Most succulents are easy to care for, but that doesn’t mean they’re indestructible. However, if you’re new to the world of succulents, it can be disheartening if your plant doesn’t appear to be doing well.
If you’re noticing succulent leaves falling off and nothing seems to help, don’t worry. You can usually easily nurse your plant back to health: you just have to pinpoint the cause of the issue to be able to correct it.
So, why are succulent leaves falling off?
The easiest way to figure out why your succulent leaves are falling off is to take a good look at what the foliage looks like before it dislodges.
Are the leaves crispy, or are they soft? Are they brown, or more of a pale yellow color?
Take a peek at your succulent’s leaves and compare your findings with the list below.
The Causes of Succulent Leaves Falling Off
Cause #1: Regular leaf loss
It can be easy to panic if you notice your succulent dropping leaves, especially if you’re new to the ins and outs of growing houseplants.
Did you know that almost all houseplants will naturally shed their bottom leaves while they grow?
These leaves have lost their function, as they are now shaded by higher growth near the crown of the plant. If your succulent is only losing the occasional leaf near the bottom of its stem, there is actually probably no reason to worry.
Associated with: succulent leaves turning brown and crispy.
The plant tends to reabsorb as much energy from the leaves as possible before dropping them, so unless you find this very unsightly, you can leave them on until they fall off by themselves.
Tip: A succulent leaf knocked off the mother plant is not necessarily lost. Succulents are very hardy, and lost leaves can sometimes still be propagated.
Cause #2: Succulent leaves falling off because of heat shock
Most succulents are naturally found in harsh habitats where they are exposed to plenty of direct sun with little surrounding foliage to provide shade. This doesn’t mean they are indestructible, however.
An enclosed, sunny area like a patio or windowsill can reach scorching temperatures during summertime, leaving your succulents suffering. This is especially problematic if the plant is new and hasn’t had time to adjust to such a hot environment yet.
Associated with: wilted leaves that may or may not have turned a shade of red or orange.
What to do: The leaves drop easily when disturbed. If you see these symptoms, it might be time to move the plants to a more shaded location or improvise some sun protection for them.
Cause #3: Succulent leaves falling off because of cold shock
Many beginning succulent growers are surprised to find how hardy some succulents can be when it comes to low temperatures. Select species have evolved to withstand temps around or even below freezing! Most don’t respond well to frost at all, though, and a few digits below freezing can already cause trouble.
Associated with: succulent leaves drooping and turning black before dropping.
What to do: If you see this happening the damage has already been done, and all you can do now is try to control it.
Move the plant to a more protected location that isn’t too drastically different in temperature. From outside to a garage would be a good option: from outside to a warm place like your living room is often too extreme.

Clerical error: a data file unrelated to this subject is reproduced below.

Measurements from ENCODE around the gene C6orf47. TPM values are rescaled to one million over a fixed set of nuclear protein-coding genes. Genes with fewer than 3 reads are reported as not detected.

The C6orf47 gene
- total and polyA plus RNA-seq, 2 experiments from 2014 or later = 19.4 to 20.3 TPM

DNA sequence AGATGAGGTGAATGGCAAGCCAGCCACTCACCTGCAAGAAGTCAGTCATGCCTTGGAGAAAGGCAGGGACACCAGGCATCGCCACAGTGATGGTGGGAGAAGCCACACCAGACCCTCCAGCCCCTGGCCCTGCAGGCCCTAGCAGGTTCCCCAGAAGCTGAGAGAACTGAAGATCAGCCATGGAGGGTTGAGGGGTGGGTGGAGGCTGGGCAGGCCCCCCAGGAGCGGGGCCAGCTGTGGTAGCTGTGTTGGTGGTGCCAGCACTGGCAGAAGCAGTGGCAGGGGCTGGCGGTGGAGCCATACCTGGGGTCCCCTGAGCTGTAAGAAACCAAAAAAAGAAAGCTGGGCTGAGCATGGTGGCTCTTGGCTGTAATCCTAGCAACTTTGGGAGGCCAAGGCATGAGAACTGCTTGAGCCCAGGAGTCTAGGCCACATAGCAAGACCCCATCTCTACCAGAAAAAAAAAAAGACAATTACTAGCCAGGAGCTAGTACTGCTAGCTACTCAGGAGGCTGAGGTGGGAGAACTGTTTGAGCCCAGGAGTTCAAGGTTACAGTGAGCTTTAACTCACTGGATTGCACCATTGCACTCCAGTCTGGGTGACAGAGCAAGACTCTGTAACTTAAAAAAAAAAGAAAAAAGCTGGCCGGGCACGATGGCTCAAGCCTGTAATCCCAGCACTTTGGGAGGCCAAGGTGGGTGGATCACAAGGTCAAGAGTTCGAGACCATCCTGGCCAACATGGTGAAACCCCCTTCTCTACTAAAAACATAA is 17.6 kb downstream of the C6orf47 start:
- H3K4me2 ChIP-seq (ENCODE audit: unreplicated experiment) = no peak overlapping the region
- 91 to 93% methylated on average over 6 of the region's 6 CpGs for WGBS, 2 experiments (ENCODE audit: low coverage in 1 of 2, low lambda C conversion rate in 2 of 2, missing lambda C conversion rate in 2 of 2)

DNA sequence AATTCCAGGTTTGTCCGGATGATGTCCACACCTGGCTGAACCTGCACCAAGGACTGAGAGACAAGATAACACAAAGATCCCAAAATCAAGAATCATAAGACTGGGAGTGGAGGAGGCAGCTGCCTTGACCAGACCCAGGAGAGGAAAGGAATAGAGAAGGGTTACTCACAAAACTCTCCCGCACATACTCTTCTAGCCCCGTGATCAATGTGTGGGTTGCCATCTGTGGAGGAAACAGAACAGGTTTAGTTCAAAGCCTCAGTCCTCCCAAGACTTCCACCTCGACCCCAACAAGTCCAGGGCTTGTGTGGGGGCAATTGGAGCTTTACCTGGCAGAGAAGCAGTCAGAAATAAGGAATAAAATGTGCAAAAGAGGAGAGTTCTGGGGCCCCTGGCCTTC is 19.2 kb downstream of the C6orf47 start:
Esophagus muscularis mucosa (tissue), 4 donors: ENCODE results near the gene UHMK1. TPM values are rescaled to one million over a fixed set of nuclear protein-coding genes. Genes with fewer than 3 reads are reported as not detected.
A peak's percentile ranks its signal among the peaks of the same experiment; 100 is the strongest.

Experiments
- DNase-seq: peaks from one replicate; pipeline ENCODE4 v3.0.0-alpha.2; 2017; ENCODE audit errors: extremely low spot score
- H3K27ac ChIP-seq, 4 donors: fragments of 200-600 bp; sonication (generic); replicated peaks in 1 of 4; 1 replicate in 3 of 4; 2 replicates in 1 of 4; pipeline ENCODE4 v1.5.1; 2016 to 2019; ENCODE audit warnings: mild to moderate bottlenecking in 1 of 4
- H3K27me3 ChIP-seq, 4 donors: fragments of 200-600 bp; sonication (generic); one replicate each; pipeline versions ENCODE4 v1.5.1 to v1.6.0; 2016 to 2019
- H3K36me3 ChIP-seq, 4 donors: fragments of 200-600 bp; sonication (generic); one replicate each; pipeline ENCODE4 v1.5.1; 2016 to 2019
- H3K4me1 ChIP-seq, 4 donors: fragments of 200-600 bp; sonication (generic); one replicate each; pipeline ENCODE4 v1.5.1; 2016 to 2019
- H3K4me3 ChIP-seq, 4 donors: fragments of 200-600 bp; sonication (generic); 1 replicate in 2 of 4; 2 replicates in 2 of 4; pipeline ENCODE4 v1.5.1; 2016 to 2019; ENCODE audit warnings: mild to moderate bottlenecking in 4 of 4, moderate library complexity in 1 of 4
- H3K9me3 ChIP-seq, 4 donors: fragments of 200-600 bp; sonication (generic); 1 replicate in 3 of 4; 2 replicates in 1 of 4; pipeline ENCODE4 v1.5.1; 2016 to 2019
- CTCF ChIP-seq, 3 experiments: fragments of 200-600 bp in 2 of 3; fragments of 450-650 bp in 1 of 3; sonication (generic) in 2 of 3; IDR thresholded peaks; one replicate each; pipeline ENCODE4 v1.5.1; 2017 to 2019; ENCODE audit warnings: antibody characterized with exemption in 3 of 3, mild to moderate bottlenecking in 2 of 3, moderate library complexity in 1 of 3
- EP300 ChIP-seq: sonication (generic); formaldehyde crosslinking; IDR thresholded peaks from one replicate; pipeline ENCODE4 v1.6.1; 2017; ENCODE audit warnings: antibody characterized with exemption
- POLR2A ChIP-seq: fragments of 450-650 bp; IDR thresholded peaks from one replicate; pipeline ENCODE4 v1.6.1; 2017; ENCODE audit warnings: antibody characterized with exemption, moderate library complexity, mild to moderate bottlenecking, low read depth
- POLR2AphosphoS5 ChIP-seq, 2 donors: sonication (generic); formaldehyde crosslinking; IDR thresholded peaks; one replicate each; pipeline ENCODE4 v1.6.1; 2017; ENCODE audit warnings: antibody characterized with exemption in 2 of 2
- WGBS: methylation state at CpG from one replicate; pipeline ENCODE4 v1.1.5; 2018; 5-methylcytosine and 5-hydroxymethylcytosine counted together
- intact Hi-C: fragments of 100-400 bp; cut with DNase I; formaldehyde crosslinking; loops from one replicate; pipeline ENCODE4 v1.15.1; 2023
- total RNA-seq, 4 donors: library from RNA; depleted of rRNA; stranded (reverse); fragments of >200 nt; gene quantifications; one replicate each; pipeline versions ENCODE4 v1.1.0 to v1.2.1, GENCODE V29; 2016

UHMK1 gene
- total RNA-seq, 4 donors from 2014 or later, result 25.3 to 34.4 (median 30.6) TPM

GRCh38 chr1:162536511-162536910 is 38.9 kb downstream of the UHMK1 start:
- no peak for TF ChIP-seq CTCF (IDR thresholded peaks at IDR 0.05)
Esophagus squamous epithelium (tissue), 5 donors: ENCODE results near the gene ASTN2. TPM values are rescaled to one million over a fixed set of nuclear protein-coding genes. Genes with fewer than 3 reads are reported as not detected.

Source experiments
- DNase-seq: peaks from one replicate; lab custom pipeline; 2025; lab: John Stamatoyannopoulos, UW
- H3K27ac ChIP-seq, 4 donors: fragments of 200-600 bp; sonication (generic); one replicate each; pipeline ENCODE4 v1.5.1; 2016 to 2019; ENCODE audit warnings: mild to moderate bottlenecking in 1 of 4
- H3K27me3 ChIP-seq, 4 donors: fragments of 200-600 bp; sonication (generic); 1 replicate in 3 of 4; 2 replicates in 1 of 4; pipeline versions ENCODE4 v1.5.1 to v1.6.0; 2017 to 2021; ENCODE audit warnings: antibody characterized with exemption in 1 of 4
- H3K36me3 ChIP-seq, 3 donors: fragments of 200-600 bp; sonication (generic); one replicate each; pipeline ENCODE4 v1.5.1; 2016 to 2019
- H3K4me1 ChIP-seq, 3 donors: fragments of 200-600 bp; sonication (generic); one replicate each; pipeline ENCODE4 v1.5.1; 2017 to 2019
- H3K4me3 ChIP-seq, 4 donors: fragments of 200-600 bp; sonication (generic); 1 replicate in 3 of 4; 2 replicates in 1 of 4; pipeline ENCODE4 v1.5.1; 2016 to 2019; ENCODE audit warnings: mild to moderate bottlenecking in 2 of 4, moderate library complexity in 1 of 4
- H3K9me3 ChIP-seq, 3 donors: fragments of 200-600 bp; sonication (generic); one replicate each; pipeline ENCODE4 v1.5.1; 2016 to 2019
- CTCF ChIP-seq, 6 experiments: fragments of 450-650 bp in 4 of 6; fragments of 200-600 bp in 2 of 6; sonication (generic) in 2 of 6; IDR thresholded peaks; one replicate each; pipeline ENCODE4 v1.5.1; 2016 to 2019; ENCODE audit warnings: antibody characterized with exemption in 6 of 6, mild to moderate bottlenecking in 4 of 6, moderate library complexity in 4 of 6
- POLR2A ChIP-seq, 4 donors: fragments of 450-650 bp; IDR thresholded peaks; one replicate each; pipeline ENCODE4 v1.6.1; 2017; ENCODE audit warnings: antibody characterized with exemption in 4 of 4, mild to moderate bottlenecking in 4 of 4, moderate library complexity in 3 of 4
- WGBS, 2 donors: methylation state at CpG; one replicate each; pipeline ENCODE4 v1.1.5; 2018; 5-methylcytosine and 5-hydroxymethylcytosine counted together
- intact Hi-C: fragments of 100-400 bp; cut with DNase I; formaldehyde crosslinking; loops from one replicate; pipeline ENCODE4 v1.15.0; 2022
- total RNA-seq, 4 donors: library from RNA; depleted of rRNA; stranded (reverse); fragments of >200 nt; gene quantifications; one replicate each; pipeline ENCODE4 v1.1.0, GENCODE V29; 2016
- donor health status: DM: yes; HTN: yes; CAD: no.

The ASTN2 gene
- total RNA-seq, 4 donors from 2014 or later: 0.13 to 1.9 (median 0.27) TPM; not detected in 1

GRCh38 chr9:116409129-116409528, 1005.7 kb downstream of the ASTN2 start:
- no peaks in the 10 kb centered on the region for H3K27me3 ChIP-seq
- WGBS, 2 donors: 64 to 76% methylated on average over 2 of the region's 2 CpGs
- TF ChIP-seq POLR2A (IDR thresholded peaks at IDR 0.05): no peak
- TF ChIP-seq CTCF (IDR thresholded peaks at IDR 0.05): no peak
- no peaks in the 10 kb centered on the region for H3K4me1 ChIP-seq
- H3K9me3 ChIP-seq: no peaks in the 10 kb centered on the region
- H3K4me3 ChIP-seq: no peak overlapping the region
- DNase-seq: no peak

If you have to keep your succulents outside during cold weather, keep in mind that watering is absolutely out of the question during frost risk. The plants have the best chance of surviving when kept bone dry.
Cause #4: Succulent leaves falling off because of overwatering
We all love our succulents, but it’s important not to love them to death. Overwatering is one of the main causes of succulent leaves falling off, as excess water causes the leaf’s cell walls to swell to the point of bursting.
Associated with: succulent leaves turning soft.
This is somewhat confusing because an underwatered succulent leaf can also seem slightly soft and squishy. The yellow coloration on the leaves is a dead giveaway, though, as are signs of root rot when you lift the plant out of its pot.
What to do: Your succulent can still recover in most cases. Reduce watering and read up on proper succulent watering practices.
You should never add more water before the plant’s soil has gone entirely dry, which takes different amounts of time depending on how much light it receives and the size of its root system.
Drainage is critical, so always grow your succulents in a gritty soil mix and a pot with a drainage hole on the bottom.
Cause #5: Succulent leaves falling off because of underwatering
Although overwatering is a much more common cause of succulent leaves falling off than underwatering, the latter does happen.
If you forget your outdoor succulents during a few hot days, you might find them looking quite sad by the time you arrive with the watering can.
Associated with: succulent leaves shriveling.
An underwatered succulent will scream for help with soft, shriveled leaves. Contrary to overwatered leaves, there is little change in color to be noted. The leaves will fall off at light touch, and ones that are too far gone will continue to shrivel and brown despite the plant being watered.
Wrinkled, shrunken leaves are a tell-tale sign of underwatering in succulents.
What to do: Unless you’ve severely underwatered your succulent, it will usually bounce back. Remember to keep a closer eye on it next time. A single sunny day can dry the soil in a small pot dramatically!
If you want to find out more about how to keep your succulents alive and happy, check out Florina’s complete guide to cacti and succulents care!
Finding fallen leaves around your succulent’s pot is alarming, but in many cases, the plant can be rescued with small adjustments in its care.
Study the fallen leaves and retrace your steps to figure out where things went wrong. Just don’t take any drastic actions: slow and steady are the keywords when it comes to caring for all houseplants!